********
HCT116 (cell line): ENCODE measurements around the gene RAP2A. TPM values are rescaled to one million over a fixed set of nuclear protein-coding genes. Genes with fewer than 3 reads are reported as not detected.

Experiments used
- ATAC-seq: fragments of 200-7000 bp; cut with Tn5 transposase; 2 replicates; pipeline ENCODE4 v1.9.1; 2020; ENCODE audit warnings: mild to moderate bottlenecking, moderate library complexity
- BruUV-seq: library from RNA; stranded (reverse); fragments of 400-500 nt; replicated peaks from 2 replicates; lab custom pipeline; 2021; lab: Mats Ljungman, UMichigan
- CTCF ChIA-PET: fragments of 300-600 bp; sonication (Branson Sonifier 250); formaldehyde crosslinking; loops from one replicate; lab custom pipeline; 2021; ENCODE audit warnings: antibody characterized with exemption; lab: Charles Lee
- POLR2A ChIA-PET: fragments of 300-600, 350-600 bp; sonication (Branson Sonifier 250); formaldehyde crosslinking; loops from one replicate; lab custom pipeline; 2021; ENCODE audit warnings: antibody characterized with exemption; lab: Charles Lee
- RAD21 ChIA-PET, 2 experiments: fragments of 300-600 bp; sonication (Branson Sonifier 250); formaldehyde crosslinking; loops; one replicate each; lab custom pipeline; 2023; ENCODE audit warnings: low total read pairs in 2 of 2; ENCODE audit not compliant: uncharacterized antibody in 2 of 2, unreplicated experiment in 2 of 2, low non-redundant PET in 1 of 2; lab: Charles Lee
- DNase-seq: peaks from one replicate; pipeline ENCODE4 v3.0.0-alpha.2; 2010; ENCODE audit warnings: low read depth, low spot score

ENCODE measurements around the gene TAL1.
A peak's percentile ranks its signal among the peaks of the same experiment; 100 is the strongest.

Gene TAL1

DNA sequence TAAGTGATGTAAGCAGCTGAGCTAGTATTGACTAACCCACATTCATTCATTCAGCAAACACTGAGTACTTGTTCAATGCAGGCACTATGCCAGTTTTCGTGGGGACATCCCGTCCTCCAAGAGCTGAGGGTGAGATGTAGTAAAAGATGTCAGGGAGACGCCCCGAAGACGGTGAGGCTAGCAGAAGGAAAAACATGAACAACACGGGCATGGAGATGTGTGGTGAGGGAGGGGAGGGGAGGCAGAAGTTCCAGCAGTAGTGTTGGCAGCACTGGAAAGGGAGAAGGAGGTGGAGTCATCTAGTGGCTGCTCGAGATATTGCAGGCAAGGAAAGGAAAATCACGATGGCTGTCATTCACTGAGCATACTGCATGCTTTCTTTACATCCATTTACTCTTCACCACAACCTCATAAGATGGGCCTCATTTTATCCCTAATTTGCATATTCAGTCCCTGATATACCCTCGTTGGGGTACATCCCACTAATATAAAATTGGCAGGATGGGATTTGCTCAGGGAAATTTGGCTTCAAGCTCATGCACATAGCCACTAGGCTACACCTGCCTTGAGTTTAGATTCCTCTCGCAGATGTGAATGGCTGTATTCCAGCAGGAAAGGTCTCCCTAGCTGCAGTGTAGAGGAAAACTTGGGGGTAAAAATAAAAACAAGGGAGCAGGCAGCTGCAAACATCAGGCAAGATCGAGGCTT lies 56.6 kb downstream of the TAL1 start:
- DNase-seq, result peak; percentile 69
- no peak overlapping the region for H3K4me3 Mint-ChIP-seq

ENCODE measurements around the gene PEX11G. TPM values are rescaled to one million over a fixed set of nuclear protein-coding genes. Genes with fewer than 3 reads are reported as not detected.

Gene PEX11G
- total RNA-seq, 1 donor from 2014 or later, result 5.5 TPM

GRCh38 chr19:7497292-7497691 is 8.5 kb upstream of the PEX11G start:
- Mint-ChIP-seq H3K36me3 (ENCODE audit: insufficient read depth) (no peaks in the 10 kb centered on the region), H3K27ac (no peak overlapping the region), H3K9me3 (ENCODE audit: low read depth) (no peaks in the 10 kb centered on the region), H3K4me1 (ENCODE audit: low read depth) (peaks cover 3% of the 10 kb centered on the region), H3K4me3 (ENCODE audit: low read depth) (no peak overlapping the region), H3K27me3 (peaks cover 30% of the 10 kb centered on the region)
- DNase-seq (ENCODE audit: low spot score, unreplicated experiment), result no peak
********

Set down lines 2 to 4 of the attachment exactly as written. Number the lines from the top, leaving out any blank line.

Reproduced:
Experiments used
- ATAC-seq: fragments of 200-7000 bp; cut with Tn5 transposase; 2 replicates; pipeline ENCODE4 v1.9.1; 2020; ENCODE audit warnings: mild to moderate bottlenecking, moderate library complexity
- BruUV-seq: library from RNA; stranded (reverse); fragments of 400-500 nt; replicated peaks from 2 replicates; lab custom pipeline; 2021; lab: Mats Ljungman, UMichigan